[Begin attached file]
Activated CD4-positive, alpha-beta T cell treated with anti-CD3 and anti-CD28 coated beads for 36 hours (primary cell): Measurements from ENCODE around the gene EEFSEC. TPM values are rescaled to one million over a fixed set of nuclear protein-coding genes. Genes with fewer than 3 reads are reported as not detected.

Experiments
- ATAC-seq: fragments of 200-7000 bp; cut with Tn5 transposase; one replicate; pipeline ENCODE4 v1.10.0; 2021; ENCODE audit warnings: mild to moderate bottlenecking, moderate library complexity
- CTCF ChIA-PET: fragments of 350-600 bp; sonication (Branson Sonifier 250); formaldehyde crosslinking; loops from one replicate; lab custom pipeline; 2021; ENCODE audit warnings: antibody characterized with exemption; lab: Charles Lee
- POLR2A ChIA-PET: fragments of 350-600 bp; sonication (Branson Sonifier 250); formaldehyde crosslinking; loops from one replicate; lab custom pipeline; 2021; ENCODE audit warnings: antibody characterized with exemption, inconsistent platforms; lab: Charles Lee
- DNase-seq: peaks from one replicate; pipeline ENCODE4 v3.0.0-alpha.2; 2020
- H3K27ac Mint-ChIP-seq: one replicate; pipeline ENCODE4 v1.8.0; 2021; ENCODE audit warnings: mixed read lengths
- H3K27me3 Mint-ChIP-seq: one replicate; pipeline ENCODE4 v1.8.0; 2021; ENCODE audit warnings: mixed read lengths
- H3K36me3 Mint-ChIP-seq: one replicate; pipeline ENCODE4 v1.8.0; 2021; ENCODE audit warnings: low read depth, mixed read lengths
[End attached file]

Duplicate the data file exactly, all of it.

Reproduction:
Activated CD4-positive, alpha-beta T cell treated with anti-CD3 and anti-CD28 coated beads for 36 hours (primary cell): Measurements from ENCODE around the gene EEFSEC. TPM values are rescaled to one million over a fixed set of nuclear protein-coding genes. Genes with fewer than 3 reads are reported as not detected.

Experiments
- ATAC-seq: fragments of 200-7000 bp; cut with Tn5 transposase; one replicate; pipeline ENCODE4 v1.10.0; 2021; ENCODE audit warnings: mild to moderate bottlenecking, moderate library complexity
- CTCF ChIA-PET: fragments of 350-600 bp; sonication (Branson Sonifier 250); formaldehyde crosslinking; loops from one replicate; lab custom pipeline; 2021; ENCODE audit warnings: antibody characterized with exemption; lab: Charles Lee
- POLR2A ChIA-PET: fragments of 350-600 bp; sonication (Branson Sonifier 250); formaldehyde crosslinking; loops from one replicate; lab custom pipeline; 2021; ENCODE audit warnings: antibody characterized with exemption, inconsistent platforms; lab: Charles Lee
- DNase-seq: peaks from one replicate; pipeline ENCODE4 v3.0.0-alpha.2; 2020
- H3K27ac Mint-ChIP-seq: one replicate; pipeline ENCODE4 v1.8.0; 2021; ENCODE audit warnings: mixed read lengths
- H3K27me3 Mint-ChIP-seq: one replicate; pipeline ENCODE4 v1.8.0; 2021; ENCODE audit warnings: mixed read lengths
- H3K36me3 Mint-ChIP-seq: one replicate; pipeline ENCODE4 v1.8.0; 2021; ENCODE audit warnings: low read depth, mixed read lengths